|Also known as||Little Beaver|
August 15, 1945 |
Forrest City, Arkansas
Willie George Hale (born August 15, 1945), often known by the name Little Beaver, is an American R&B guitarist, singer and songwriter featured on many hit records since the 1960s.
Hale was born in Forrest City, Arkansas, and acquired the nickname "Little Beaver" as a child because of his prominent teeth. He became a virtuoso guitarist at an early age. In the early 1960s he moved to Florida, and in 1969 was signed by songwriter and producer Willie Clarke to the Cat label, an offshoot of Henry Stone’s TK Records.
As a session musician, his characteristic guitar sound was soon heard on many hit TK recordings, including Betty Wright’s “Clean Up Woman”. (However, contrary to some sources, he was not featured on George McCrae's "Rock Your Baby", which featured Jerome Smith of KC & the Sunshine Band).
In 1972 he launched a solo career with the single “Joey”. His biggest solo hit came in 1974 with “Party Down”, which made # 2 on the US R&B chart. He also released five albums as Little Beaver in the 1970s, a mixture of blues, soul and funk. However, he lost out commercially at the height of the disco boom. Many of his records featured other key Florida R&B musicians including Wright, pianist Benny Latimore, and organist Timmy Thomas. His 1974 album Party Down also featured, on one track, bassist Jaco Pastorius, credited as Nelson "Jocko" Padron.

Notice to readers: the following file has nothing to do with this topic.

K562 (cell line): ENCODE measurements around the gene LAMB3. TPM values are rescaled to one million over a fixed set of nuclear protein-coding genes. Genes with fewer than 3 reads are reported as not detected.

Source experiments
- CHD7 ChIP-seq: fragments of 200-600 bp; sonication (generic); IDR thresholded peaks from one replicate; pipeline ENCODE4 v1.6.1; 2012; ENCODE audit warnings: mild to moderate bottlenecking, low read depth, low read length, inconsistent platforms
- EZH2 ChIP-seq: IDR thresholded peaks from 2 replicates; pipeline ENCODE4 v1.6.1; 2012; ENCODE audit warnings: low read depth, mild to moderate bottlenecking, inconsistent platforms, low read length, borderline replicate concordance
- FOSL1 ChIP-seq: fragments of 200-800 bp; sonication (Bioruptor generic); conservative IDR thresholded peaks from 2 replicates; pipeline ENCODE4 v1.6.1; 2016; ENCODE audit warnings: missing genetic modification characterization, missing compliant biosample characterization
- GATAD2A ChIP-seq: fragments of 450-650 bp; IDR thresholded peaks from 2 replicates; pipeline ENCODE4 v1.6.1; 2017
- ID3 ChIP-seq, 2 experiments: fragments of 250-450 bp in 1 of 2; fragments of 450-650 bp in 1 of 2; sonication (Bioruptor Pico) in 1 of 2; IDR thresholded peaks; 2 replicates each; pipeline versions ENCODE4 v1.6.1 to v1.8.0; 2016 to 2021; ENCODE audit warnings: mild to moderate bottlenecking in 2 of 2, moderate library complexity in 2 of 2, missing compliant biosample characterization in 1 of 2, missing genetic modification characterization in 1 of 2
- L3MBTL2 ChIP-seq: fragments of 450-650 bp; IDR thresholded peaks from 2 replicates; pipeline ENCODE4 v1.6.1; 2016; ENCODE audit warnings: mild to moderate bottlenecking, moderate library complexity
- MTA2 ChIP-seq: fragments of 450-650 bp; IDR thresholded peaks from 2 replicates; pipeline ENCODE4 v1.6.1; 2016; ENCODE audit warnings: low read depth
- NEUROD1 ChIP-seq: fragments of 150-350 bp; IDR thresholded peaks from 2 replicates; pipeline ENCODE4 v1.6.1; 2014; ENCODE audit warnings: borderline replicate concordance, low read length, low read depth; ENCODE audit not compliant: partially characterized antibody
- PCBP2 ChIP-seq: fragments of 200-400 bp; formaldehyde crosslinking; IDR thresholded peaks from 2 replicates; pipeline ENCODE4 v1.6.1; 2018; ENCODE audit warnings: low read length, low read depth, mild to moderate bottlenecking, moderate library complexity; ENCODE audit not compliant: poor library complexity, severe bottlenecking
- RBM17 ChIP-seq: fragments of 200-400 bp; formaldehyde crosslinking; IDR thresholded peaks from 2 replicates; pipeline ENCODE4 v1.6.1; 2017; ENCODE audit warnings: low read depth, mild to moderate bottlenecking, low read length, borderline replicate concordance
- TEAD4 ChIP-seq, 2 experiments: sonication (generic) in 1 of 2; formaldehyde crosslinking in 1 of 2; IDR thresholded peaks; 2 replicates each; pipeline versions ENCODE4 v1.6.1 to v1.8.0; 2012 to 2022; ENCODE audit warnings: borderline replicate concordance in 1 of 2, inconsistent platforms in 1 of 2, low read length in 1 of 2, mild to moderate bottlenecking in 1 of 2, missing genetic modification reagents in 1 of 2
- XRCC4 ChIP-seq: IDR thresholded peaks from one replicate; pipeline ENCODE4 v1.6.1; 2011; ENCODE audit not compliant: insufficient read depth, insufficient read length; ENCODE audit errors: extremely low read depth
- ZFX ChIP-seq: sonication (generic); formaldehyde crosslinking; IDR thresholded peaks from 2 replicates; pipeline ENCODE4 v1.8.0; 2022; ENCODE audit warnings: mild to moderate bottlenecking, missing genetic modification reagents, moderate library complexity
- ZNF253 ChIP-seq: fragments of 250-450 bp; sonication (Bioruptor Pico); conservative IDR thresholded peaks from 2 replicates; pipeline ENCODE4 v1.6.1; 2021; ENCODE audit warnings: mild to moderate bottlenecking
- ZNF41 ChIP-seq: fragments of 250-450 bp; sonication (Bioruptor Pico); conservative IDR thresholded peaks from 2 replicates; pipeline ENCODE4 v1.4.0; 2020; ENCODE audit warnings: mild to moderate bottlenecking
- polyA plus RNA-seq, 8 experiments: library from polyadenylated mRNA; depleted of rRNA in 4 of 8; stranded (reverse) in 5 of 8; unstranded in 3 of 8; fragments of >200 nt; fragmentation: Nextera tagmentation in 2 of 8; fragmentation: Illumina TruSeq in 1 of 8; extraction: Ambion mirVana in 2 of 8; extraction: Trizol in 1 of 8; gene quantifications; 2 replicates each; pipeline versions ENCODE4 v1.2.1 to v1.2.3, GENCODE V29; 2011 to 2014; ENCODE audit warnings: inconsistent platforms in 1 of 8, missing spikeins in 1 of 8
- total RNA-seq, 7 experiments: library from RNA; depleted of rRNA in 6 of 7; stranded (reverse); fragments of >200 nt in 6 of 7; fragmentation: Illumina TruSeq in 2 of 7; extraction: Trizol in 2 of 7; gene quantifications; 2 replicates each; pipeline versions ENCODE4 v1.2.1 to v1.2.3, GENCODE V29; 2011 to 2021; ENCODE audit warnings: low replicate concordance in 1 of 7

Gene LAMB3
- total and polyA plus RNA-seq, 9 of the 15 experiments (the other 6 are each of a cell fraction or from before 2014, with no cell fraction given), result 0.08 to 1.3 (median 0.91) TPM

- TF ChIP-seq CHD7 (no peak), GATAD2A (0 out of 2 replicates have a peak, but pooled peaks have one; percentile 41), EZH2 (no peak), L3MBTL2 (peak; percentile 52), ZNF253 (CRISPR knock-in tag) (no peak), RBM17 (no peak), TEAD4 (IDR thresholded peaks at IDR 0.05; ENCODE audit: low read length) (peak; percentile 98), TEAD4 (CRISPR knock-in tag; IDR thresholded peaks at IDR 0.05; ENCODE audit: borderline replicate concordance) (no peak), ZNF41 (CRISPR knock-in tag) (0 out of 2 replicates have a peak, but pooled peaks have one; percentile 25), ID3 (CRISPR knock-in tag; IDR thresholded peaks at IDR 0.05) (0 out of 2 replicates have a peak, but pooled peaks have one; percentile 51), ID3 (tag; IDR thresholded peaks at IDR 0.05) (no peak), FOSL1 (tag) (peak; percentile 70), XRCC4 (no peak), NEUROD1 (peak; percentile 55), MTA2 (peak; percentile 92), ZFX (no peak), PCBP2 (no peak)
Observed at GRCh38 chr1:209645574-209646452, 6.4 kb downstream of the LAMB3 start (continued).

Some of his tracks have been sampled by hip-hop artists in recent years. The Los Angeles hip-hop duo People Under the Stairs sampled "Get into the Party Life" and "I Can Dig It Baby," for two tracks on their 2002 album O.S.T., and titled the songs "Suite For Beaver, Part 1" and "Suite For Beaver, Part 2," respectively, as a tribute. "Get into the Party Life" was also later sampled on Jay-Z's track "Party Life" from his American Gangster album.
American fingerstyle guitarist Leo Kottke's instrumental tune "Little Beaver" (A Shout Toward Noon, 1986 Private Music) is named for Willie Hale, and Kottke's rhythmic style in the tune is an homage to Hale.